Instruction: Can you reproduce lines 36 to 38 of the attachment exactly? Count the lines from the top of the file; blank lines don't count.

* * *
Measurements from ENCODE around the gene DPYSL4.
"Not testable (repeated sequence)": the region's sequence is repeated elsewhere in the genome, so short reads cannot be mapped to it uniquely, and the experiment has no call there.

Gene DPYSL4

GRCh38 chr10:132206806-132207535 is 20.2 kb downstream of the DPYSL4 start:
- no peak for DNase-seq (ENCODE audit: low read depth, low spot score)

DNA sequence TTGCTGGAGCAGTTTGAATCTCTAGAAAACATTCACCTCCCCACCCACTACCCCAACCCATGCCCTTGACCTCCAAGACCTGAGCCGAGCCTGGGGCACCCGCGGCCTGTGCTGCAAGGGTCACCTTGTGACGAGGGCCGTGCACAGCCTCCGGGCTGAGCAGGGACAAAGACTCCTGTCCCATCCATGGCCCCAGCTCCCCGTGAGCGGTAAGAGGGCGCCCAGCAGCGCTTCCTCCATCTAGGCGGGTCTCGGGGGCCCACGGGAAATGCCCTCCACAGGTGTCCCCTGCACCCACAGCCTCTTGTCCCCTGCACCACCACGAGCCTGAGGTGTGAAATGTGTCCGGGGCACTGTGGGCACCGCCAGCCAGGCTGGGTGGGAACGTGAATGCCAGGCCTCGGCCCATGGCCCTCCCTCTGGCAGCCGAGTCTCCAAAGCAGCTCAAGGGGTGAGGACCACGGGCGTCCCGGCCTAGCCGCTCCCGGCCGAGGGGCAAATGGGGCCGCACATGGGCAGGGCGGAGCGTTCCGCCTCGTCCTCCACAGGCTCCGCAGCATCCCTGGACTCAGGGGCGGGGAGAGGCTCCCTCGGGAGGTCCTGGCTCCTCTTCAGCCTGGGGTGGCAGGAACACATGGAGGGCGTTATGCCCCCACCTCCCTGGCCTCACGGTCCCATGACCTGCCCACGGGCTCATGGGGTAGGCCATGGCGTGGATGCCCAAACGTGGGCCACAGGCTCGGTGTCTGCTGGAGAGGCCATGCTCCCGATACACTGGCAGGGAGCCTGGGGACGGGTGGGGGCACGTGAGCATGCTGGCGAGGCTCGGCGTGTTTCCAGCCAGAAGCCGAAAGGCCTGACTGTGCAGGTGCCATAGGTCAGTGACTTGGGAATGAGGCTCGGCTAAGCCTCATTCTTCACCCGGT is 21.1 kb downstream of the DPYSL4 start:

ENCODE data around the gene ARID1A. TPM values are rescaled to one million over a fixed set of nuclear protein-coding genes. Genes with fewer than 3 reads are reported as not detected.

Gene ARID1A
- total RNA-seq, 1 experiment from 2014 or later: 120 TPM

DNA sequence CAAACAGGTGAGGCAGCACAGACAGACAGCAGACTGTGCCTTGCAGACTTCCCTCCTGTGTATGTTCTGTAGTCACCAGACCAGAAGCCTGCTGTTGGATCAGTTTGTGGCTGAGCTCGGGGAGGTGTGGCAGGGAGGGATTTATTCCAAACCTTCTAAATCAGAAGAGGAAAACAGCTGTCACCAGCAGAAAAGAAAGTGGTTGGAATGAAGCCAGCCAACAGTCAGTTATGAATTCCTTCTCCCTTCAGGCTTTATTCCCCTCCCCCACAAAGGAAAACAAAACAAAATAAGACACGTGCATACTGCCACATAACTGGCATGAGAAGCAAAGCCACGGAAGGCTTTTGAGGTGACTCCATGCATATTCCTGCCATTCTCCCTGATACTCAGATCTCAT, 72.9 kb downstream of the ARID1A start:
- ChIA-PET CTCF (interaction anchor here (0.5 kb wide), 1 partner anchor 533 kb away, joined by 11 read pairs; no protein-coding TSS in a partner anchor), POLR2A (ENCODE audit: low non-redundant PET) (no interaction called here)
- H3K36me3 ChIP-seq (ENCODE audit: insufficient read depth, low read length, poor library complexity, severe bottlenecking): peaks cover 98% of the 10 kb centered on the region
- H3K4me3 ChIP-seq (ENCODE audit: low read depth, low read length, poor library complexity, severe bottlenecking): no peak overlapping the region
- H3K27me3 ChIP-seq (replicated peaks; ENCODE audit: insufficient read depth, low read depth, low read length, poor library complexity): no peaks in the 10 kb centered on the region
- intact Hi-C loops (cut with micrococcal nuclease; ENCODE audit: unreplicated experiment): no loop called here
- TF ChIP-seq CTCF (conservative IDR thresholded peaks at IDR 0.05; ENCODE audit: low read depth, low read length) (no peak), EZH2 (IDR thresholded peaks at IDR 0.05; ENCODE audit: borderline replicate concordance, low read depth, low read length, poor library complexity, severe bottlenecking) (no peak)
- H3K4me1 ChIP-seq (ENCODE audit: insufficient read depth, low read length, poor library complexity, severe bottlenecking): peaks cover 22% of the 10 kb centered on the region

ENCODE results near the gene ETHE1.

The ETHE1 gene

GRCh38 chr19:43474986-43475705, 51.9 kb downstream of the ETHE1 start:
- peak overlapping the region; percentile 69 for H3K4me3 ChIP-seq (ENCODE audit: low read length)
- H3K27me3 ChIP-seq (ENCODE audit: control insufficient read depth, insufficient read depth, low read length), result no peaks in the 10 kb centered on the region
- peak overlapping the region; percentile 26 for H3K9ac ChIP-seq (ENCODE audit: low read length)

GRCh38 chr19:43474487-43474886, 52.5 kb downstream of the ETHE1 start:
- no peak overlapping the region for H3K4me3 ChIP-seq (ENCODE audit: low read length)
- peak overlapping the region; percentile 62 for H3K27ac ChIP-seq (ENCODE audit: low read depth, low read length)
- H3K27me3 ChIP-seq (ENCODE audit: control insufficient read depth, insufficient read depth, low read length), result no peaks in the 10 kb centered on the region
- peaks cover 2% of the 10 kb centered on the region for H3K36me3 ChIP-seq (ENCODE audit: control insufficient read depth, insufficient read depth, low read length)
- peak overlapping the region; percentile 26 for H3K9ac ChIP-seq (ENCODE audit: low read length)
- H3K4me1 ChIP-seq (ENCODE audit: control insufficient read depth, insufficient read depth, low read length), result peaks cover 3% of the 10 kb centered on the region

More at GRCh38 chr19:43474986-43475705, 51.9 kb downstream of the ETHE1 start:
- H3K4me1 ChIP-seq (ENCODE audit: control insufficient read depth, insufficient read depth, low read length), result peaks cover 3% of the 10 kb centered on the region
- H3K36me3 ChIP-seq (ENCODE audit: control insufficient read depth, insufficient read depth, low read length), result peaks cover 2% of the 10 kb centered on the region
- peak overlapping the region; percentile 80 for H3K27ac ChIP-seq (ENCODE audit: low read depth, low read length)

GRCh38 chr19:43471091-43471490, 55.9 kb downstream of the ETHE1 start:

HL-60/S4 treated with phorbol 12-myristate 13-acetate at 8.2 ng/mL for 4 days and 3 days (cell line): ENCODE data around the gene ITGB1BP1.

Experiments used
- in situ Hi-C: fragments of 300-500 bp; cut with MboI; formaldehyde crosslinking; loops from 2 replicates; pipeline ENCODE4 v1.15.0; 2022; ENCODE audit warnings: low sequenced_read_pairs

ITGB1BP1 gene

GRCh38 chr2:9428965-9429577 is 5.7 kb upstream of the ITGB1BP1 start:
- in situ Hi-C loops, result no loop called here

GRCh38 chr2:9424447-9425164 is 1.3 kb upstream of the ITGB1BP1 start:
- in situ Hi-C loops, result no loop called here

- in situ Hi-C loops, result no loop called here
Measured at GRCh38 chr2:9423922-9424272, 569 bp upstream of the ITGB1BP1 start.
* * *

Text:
HL-60/S4 treated with phorbol 12-myristate 13-acetate at 8.2 ng/mL for 4 days and 3 days (cell line): ENCODE data around the gene ITGB1BP1.

Experiments used
- in situ Hi-C: fragments of 300-500 bp; cut with MboI; formaldehyde crosslinking; loops from 2 replicates; pipeline ENCODE4 v1.15.0; 2022; ENCODE audit warnings: low sequenced_read_pairs